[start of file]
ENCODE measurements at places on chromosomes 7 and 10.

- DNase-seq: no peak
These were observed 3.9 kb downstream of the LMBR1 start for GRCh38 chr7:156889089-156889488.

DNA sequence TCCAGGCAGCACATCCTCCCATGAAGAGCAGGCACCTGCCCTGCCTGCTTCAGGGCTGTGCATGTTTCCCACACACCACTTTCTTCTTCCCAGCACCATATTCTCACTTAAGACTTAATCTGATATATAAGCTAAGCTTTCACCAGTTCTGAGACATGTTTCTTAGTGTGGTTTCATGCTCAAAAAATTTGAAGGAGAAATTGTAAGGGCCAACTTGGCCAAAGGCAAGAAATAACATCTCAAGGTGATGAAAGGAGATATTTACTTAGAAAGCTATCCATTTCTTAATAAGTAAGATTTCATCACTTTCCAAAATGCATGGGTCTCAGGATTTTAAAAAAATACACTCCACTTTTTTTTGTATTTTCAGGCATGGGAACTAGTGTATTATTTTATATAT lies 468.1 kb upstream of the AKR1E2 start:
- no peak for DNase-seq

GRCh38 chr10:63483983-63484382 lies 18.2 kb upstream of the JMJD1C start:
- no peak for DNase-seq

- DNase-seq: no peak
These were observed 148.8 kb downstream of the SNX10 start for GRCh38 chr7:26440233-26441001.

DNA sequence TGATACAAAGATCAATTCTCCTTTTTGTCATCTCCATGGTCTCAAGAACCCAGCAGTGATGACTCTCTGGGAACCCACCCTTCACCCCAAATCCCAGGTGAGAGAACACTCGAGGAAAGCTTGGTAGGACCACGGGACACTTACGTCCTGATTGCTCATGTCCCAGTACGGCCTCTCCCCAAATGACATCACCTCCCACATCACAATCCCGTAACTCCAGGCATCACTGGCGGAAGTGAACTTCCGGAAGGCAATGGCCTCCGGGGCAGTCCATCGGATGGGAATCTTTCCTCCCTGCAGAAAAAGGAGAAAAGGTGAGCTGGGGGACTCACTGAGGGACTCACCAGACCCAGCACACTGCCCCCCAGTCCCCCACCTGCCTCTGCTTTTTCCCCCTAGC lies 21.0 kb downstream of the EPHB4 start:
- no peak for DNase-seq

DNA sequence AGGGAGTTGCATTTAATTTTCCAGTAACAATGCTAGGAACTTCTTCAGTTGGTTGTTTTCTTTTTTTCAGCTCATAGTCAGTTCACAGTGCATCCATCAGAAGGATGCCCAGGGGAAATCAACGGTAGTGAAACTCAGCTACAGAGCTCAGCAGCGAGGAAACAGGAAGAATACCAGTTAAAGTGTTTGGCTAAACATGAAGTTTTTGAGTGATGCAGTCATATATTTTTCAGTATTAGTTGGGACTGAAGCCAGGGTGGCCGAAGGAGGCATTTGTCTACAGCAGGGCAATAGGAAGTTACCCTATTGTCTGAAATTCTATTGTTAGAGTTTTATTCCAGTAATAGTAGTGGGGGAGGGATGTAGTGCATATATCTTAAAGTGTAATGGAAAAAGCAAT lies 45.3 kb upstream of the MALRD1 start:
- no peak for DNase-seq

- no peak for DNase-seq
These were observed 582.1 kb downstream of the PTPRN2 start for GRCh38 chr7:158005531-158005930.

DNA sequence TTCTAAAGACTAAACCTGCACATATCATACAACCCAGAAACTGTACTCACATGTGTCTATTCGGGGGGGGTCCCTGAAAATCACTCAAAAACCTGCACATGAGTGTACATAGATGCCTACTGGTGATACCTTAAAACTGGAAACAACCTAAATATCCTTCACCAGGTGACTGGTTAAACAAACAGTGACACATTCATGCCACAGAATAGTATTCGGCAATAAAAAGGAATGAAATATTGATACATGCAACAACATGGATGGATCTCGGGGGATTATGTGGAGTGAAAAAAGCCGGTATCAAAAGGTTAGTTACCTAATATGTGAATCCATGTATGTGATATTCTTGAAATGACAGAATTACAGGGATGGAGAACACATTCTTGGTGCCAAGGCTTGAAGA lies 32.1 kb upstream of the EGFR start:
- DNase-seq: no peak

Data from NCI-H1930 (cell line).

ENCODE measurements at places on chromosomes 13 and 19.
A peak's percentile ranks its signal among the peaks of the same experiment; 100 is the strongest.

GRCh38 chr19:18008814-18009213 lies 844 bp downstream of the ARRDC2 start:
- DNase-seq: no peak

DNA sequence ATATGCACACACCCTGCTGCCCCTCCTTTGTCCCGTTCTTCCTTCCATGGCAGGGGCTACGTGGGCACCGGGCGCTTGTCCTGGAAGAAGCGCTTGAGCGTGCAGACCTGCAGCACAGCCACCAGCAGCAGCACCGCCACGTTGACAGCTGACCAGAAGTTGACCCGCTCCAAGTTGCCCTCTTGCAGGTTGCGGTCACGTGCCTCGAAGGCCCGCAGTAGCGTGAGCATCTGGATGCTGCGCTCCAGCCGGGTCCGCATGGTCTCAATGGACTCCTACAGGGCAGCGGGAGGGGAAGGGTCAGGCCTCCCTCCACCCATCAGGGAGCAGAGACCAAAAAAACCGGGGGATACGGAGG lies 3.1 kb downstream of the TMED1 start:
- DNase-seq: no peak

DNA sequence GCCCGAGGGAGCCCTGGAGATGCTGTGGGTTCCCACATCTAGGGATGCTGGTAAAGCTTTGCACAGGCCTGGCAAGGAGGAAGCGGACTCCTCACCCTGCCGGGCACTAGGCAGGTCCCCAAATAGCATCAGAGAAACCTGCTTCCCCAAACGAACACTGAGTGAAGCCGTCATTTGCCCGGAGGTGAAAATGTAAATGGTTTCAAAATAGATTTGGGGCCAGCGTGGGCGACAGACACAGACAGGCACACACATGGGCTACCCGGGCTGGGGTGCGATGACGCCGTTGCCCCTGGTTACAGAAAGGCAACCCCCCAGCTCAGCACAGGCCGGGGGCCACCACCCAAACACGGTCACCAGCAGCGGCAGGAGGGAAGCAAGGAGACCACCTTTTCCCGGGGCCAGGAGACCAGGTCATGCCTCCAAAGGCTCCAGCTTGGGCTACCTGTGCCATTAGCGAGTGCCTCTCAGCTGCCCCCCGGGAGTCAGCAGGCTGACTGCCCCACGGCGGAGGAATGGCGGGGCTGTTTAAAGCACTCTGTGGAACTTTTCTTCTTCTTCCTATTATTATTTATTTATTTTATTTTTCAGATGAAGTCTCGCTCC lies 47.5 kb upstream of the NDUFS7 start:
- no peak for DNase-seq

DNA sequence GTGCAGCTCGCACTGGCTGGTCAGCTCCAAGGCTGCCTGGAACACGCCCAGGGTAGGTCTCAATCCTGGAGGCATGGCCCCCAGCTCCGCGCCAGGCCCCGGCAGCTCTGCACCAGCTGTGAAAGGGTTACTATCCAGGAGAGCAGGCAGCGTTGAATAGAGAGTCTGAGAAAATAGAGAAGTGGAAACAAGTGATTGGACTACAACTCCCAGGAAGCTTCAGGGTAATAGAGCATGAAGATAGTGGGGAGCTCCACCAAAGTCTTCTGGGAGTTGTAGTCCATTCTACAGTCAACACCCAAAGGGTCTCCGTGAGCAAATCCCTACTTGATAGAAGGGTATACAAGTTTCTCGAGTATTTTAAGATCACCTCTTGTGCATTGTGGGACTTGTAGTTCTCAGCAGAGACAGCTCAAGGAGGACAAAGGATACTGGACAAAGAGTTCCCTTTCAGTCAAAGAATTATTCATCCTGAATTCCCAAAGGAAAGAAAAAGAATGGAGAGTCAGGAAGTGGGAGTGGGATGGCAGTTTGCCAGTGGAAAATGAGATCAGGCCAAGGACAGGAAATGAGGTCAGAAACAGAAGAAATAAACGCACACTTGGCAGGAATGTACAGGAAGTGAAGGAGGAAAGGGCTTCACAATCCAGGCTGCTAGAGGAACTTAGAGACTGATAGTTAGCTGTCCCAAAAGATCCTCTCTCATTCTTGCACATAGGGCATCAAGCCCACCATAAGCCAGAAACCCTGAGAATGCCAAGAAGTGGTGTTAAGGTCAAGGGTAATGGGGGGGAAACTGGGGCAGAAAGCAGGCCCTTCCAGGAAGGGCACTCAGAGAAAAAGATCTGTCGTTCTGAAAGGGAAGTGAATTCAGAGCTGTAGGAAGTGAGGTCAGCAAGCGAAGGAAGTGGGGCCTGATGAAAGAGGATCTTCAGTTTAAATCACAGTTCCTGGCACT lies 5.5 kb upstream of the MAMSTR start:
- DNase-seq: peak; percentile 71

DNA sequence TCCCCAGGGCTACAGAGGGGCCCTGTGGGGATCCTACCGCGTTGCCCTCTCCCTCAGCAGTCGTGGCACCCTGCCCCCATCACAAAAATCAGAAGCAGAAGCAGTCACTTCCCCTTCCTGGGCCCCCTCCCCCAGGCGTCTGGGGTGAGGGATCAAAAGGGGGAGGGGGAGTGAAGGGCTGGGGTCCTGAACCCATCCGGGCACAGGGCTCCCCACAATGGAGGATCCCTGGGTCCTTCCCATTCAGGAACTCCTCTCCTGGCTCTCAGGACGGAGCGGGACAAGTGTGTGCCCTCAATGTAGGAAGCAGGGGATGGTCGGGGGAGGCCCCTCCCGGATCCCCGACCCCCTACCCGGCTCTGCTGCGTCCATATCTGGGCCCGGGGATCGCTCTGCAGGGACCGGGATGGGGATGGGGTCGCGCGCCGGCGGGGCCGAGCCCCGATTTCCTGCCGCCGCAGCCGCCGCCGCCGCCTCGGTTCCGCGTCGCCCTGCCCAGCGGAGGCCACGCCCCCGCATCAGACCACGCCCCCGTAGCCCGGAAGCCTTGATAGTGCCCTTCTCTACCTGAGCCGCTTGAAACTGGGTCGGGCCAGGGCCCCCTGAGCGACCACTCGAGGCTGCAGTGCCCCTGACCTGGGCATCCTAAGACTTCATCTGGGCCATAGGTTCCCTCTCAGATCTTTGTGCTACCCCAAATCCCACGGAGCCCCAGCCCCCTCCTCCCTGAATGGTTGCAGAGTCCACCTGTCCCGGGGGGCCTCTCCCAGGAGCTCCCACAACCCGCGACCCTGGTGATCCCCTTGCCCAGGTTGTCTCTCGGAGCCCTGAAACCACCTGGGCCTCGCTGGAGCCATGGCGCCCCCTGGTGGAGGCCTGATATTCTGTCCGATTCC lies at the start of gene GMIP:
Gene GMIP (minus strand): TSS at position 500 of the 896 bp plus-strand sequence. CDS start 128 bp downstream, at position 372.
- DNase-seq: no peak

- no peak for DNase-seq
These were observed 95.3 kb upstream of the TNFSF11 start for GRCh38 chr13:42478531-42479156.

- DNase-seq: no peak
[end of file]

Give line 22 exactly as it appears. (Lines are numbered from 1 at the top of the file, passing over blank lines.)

- DNase-seq: no peak